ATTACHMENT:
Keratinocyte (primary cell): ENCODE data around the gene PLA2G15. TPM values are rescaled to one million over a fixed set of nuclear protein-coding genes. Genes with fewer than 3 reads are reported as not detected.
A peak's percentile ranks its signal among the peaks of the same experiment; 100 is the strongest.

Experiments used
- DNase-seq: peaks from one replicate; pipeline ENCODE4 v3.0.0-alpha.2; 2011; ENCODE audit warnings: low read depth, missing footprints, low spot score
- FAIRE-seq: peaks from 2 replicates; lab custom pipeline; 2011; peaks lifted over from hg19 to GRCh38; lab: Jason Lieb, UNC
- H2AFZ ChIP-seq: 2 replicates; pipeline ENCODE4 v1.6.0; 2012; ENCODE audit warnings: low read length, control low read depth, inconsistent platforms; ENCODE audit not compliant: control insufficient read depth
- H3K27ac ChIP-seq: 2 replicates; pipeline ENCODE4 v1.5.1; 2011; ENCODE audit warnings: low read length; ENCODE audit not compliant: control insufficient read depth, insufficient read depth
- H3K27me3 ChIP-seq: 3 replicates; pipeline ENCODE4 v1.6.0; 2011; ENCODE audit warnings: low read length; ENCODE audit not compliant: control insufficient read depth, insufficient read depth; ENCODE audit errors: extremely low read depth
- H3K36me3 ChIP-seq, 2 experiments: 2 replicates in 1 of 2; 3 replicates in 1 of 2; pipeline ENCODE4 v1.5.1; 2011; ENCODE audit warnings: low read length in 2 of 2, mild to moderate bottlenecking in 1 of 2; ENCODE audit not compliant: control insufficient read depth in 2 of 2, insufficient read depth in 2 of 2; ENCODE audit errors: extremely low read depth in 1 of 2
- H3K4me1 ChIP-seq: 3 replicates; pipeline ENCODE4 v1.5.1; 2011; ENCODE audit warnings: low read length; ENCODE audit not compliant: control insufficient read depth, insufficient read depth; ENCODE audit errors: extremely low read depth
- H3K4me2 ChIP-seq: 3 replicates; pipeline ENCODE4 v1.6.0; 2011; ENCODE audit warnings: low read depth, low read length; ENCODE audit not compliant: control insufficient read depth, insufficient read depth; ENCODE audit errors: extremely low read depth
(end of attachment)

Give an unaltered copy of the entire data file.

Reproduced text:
Keratinocyte (primary cell): ENCODE data around the gene PLA2G15. TPM values are rescaled to one million over a fixed set of nuclear protein-coding genes. Genes with fewer than 3 reads are reported as not detected.
A peak's percentile ranks its signal among the peaks of the same experiment; 100 is the strongest.

Experiments used
- DNase-seq: peaks from one replicate; pipeline ENCODE4 v3.0.0-alpha.2; 2011; ENCODE audit warnings: low read depth, missing footprints, low spot score
- FAIRE-seq: peaks from 2 replicates; lab custom pipeline; 2011; peaks lifted over from hg19 to GRCh38; lab: Jason Lieb, UNC
- H2AFZ ChIP-seq: 2 replicates; pipeline ENCODE4 v1.6.0; 2012; ENCODE audit warnings: low read length, control low read depth, inconsistent platforms; ENCODE audit not compliant: control insufficient read depth
- H3K27ac ChIP-seq: 2 replicates; pipeline ENCODE4 v1.5.1; 2011; ENCODE audit warnings: low read length; ENCODE audit not compliant: control insufficient read depth, insufficient read depth
- H3K27me3 ChIP-seq: 3 replicates; pipeline ENCODE4 v1.6.0; 2011; ENCODE audit warnings: low read length; ENCODE audit not compliant: control insufficient read depth, insufficient read depth; ENCODE audit errors: extremely low read depth
- H3K36me3 ChIP-seq, 2 experiments: 2 replicates in 1 of 2; 3 replicates in 1 of 2; pipeline ENCODE4 v1.5.1; 2011; ENCODE audit warnings: low read length in 2 of 2, mild to moderate bottlenecking in 1 of 2; ENCODE audit not compliant: control insufficient read depth in 2 of 2, insufficient read depth in 2 of 2; ENCODE audit errors: extremely low read depth in 1 of 2
- H3K4me1 ChIP-seq: 3 replicates; pipeline ENCODE4 v1.5.1; 2011; ENCODE audit warnings: low read length; ENCODE audit not compliant: control insufficient read depth, insufficient read depth; ENCODE audit errors: extremely low read depth
- H3K4me2 ChIP-seq: 3 replicates; pipeline ENCODE4 v1.6.0; 2011; ENCODE audit warnings: low read depth, low read length; ENCODE audit not compliant: control insufficient read depth, insufficient read depth; ENCODE audit errors: extremely low read depth